The IGR report notes certain strength of the ongoing census process, including “an unprecedented Government of Sierra Leone financial and logistical commitment”, despite austerity measures enforced by the Ebola outbreak. Thus, unlike their predecessors who spent a paltry $1 million on the 2004 census, representing 1% of the budget, “The current government has committed at least 56% of the overall census budget”, which the report notes could be replicated in other sectors such as the derelict healthcare, rundown education and perennial youth employment.
The report also notes strong political will, expressed in support and collaboration from and among other state institutions, plus a well coordinated and improved donor support mechanism, spearheaded by the UNFPA.
Clearly, the above has been lost amid the polemics of outright dismissal of serious issues raised about a process that could serve as an impetus to our prosperity.
Instead, as expected, the debate has been largely centered on three key credibility challenges highlighted in the IGR report: party political mobilization of census personnel; ineffective mapping and pilot census; and management challenges in SSL.
To substantiate their claims, the IGR report notes that: “Background checks on the staff [District Census Officers] reveals that SSL has given absolute control of officials of the ruling party to manage the data collection and census management process,” evident by the fact that 9 out of 14 District Census Officers were active members of the ruling party means the process could be compromise as a result of “party political bias”.
On their part, SSL has come out come guns blazing, not only debunking the claim as spurious and unfounded, but describing the authors as tribal/regional bigots, in an apparent reference to Andrew Lavalie, Executive Director of the think tank and one of the authors of the report.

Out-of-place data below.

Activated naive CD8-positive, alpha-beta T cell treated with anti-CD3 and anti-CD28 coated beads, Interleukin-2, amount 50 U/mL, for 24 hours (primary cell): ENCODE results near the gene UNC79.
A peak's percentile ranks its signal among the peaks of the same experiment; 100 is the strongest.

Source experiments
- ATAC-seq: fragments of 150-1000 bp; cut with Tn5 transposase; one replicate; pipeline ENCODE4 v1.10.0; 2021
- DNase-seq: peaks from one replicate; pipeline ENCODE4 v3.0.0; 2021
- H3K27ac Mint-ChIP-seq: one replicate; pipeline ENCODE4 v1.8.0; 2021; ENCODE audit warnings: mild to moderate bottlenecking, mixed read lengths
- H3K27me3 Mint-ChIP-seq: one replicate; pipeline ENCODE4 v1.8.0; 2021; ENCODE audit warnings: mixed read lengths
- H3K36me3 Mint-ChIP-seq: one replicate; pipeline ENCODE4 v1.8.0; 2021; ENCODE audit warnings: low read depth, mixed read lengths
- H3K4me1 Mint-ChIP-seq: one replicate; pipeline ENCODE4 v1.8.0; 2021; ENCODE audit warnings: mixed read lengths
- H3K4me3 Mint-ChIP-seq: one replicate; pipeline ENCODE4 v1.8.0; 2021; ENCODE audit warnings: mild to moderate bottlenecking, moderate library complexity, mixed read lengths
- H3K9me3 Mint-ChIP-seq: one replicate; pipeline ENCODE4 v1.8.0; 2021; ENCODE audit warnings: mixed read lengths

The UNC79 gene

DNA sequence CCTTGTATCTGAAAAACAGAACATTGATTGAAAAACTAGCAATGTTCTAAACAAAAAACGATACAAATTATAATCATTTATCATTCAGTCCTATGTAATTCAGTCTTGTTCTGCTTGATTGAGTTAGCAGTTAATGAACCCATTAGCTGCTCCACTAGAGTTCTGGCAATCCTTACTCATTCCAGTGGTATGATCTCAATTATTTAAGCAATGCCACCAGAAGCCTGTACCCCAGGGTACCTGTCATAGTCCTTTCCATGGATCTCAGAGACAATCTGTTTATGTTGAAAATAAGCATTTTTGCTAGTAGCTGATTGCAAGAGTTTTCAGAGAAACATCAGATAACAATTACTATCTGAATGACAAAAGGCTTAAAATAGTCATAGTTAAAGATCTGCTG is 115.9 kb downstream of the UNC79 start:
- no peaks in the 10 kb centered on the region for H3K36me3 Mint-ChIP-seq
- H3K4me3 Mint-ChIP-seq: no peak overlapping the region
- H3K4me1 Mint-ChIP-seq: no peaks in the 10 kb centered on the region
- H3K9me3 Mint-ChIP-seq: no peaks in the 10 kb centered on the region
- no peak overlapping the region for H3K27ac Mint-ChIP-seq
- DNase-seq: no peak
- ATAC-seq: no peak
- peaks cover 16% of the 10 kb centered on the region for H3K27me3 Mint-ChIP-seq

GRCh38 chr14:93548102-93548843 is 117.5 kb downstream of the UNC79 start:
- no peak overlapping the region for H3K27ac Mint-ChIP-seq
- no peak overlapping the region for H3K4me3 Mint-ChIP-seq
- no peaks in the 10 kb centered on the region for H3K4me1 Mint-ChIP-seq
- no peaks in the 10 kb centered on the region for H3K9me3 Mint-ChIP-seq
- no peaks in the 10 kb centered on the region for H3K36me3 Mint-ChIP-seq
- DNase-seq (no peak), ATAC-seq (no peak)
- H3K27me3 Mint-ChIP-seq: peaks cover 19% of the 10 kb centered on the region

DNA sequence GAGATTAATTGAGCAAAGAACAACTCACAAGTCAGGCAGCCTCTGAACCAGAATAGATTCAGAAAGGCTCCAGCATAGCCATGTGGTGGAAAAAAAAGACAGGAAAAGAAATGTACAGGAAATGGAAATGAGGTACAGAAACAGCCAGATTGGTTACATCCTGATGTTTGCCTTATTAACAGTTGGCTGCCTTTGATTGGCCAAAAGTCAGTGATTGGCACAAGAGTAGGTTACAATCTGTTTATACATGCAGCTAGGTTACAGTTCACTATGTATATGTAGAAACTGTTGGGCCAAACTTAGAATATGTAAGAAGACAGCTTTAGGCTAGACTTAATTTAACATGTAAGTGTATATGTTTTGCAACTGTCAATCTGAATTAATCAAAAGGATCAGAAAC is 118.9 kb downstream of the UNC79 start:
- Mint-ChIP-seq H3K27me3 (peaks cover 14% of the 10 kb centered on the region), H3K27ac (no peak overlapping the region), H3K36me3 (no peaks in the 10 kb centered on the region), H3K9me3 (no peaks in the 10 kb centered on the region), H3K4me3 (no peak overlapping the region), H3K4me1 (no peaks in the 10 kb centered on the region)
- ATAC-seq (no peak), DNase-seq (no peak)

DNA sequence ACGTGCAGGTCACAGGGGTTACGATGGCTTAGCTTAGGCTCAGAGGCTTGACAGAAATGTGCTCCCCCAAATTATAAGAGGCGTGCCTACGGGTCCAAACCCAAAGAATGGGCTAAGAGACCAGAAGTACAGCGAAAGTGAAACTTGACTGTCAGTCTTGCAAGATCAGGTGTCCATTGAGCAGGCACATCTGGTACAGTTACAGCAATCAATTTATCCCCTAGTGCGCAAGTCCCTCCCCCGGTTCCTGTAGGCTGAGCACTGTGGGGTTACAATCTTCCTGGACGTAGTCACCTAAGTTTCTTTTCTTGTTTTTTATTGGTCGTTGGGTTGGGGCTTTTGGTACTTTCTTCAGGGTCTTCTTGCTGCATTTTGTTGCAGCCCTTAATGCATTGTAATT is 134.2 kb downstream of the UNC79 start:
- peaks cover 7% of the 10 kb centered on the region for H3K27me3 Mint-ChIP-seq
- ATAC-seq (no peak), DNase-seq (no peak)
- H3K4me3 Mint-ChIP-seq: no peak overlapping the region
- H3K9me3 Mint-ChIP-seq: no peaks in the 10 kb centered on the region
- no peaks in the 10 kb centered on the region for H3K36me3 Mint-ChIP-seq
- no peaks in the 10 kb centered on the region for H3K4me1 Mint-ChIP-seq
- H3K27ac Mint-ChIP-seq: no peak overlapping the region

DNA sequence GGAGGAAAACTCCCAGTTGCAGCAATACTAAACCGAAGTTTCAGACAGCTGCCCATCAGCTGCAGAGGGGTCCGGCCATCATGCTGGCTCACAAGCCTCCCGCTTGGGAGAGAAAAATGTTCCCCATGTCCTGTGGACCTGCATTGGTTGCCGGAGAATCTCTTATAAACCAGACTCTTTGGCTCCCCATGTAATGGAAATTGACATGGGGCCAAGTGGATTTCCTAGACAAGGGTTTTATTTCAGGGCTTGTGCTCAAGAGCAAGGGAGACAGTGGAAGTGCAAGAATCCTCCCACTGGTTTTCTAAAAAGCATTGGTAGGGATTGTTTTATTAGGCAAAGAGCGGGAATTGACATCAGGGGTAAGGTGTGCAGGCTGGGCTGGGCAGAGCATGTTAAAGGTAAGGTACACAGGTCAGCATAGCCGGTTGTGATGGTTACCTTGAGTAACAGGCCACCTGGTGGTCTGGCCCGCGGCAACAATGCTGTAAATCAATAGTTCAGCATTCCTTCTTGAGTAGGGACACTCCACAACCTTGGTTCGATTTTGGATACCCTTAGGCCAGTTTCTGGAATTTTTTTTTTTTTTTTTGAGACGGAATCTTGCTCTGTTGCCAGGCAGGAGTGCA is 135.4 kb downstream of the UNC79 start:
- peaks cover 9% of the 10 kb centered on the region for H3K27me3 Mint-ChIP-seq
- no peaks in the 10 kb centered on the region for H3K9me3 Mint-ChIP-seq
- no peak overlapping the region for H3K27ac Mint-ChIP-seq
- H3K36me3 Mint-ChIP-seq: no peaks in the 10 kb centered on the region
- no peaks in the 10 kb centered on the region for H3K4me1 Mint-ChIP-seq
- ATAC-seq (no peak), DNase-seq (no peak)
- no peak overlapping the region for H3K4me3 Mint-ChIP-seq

The truth though is that the IGR is a leading think tank of academics from across the country, intent on proffering informed policy alternatives.
Also, claims by SSL officials that they only checked academic qualifications and competence of District Census Officers is dubious, because the UN Handbook clearly states that such persons should not be partisan. Again, it sounds unconvincing that members of the interview panel couldn’t have picked out people who contested parliamentary seats or serve as party executives.
If the above is not bad enough, the report also notes that the constitution of the management team of the census was done “in such a way that priority was not given to technical competence and professionalism”. Thus, it claims, there was a “mismatch between the qualification and experience of the post holders and Benchmark qualification recommended by management review of the positions.” It cites as an example the fact that, “there is no trained and qualified demographer and statistician in the team managing the census.” A list of eight members of the management team is tabulated, inclusive of the Statistician-General, who all have graduate degrees in areas other than that stipulated by the SSL management review team.